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Measurement of the Inhomogeneity in Type B and Land–Jewell Noble-Metal Thermocouples

  • E. S. WebsterEmail author
  • A. Greenen
  • J. Pearce
Article

Abstract

Inhomogeneity is the largest contributor to uncertainty in temperature measurements made with thermocouples, and the knowledge of inhomogeneity is essential if low-uncertainty measurements are required. Inhomogeneity is a particular problem for long-term applications at temperatures near or above 1500 \(^{\circ }\hbox {C}\), where pairs of alloyed noble-metal thermocouples must be used and the alloy components and potential contaminants become very mobile and cause large deviations in the Seebeck coefficient. While changes in inhomogeneity are a known and well-studied problem in noble-metal alloys at temperatures below 1100 \(^{\circ }\hbox {C}\), the effects are not well quantified at higher temperatures. This paper reports the first detailed measurements of inhomogeneity in a number of Type B and Land–Jewell thermocouples exposed to either short-term calibration up to 1600 \(^{\circ }\hbox {C}\) or long-term in situ measurements for a period of approximately 3000 h at 1600 \(^{\circ }\hbox {C}\). The inhomogeneity is measured in a high-resolution scanner operating over the range from 600 \(^{\circ }\hbox {C}\) to 900 \(^{\circ }\hbox {C}\). The results show that drifts of between 0.2 % and 0.6 % can be expected for reversible crystallographic and oxidation effects, whereas drift caused by irreversible contamination effects can be expected to be between 0.6 % and 1.1 %. It is also shown that the deviations in emfs caused by irreversible homogeneities in these thermocouples scale approximately linearly with temperature. This scalability allows uncertainties assessed at one temperature, to be extrapolated to other temperatures. Additionally it is shown that a preconditioning anneal at 1100 \(^{\circ }\hbox {C}\) should be applied both before and after calibration to remove undesirable crystallographic and rhodium-oxidation effects.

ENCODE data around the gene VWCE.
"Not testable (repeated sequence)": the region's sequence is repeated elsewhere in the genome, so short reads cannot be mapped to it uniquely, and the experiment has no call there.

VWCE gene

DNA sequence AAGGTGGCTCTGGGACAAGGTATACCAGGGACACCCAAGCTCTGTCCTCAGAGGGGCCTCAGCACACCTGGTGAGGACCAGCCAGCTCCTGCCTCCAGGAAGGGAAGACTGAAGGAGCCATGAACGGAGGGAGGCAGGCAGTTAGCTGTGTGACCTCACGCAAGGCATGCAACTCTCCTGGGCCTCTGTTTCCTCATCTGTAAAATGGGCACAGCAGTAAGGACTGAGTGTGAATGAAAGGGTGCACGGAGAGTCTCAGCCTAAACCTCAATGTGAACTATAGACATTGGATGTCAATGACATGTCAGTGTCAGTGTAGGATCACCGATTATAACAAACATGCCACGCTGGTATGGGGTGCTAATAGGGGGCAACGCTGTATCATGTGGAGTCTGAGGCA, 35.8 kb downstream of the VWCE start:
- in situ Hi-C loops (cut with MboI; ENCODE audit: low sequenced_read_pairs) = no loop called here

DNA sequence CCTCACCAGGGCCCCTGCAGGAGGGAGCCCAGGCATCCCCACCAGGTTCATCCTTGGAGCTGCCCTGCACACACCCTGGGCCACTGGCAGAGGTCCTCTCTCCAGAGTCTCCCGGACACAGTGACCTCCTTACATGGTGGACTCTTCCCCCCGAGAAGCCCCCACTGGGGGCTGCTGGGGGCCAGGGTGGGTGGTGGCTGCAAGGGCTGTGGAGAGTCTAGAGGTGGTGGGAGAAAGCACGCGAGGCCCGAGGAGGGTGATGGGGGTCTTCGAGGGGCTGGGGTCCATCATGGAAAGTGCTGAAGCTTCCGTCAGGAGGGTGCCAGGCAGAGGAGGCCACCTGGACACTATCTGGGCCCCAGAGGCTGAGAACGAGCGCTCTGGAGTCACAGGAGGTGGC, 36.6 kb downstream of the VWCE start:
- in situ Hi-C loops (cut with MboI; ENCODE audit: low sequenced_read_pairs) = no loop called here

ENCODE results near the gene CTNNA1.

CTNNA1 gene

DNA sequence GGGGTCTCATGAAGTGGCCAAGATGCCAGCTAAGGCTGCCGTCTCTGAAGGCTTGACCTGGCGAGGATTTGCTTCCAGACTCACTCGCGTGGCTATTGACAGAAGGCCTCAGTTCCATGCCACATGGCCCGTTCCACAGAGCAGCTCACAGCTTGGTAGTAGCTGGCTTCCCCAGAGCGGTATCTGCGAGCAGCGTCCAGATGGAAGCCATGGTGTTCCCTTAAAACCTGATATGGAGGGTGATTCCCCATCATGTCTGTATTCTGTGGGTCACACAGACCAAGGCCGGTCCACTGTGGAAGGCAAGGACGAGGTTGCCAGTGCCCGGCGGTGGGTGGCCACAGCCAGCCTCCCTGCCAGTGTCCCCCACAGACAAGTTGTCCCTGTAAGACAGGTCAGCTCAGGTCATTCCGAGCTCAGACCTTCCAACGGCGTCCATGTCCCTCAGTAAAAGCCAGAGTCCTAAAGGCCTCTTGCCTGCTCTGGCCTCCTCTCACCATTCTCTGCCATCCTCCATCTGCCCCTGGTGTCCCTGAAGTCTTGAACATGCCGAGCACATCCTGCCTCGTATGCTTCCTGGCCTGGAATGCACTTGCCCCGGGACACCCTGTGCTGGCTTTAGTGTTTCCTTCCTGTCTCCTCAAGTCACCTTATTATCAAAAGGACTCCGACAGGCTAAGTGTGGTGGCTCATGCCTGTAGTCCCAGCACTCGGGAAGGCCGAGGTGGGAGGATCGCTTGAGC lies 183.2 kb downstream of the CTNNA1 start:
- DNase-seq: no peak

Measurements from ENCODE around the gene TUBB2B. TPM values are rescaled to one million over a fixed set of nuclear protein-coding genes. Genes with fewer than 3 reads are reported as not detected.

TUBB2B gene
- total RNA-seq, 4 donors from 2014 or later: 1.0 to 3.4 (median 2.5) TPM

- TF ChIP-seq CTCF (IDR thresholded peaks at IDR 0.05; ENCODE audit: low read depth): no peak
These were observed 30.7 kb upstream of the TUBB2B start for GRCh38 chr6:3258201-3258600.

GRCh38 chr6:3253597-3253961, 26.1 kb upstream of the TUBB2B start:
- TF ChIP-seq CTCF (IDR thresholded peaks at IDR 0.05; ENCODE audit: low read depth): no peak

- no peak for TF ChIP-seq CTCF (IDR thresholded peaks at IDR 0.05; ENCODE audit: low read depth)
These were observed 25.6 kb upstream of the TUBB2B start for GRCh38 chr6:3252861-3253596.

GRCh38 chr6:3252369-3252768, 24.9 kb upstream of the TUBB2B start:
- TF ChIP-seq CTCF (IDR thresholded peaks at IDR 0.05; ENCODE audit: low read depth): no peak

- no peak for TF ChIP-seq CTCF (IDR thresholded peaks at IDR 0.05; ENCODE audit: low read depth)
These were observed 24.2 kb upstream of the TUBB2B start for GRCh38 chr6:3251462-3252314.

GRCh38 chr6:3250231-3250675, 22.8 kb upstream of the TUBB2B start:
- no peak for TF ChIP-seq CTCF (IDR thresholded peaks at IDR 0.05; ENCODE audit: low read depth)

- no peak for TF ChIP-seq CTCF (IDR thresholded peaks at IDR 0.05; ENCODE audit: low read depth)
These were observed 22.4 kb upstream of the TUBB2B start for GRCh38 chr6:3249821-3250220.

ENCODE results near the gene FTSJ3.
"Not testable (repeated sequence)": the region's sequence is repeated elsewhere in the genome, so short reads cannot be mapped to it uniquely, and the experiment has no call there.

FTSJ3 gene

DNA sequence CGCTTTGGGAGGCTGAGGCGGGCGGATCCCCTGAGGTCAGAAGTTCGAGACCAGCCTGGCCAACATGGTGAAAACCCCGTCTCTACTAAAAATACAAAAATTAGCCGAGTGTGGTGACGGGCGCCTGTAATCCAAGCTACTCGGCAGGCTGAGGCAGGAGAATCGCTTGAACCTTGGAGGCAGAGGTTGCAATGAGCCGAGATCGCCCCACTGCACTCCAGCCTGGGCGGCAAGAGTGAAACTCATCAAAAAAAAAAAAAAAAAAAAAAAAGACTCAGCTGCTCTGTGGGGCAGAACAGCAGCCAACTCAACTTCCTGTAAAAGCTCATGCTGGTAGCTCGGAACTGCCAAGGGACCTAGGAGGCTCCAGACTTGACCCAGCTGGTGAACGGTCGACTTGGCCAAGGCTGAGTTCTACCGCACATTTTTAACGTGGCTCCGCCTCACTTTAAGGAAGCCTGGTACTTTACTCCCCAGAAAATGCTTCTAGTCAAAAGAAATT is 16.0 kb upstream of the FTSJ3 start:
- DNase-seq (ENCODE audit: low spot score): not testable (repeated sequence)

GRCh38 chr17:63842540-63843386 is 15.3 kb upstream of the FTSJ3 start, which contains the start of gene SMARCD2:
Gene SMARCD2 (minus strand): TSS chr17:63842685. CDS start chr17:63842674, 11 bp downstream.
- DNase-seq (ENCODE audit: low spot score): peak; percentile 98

Keywords

Homogeneity scanner Inhomogeneity Land–Jewell Noble-metal Thermocouples Type B Uncertainty 

Notes

Acknowledgments

The author wishes to acknowledge the financial assistance and resources provided by the NPL (UK) in completing this work, the work of R. Mason (MSL, NZ) in the design of the high-temperature scanner, and invaluable discussions with D. R. White (MSL, NZ).

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Copyright information

© Springer Science+Business Media New York 2016

Authors and Affiliations

  1. 1.Measurement Standards LaboratoryLower HuttNew Zealand
  2. 2.National Physical LaboratoryTeddingtonUK

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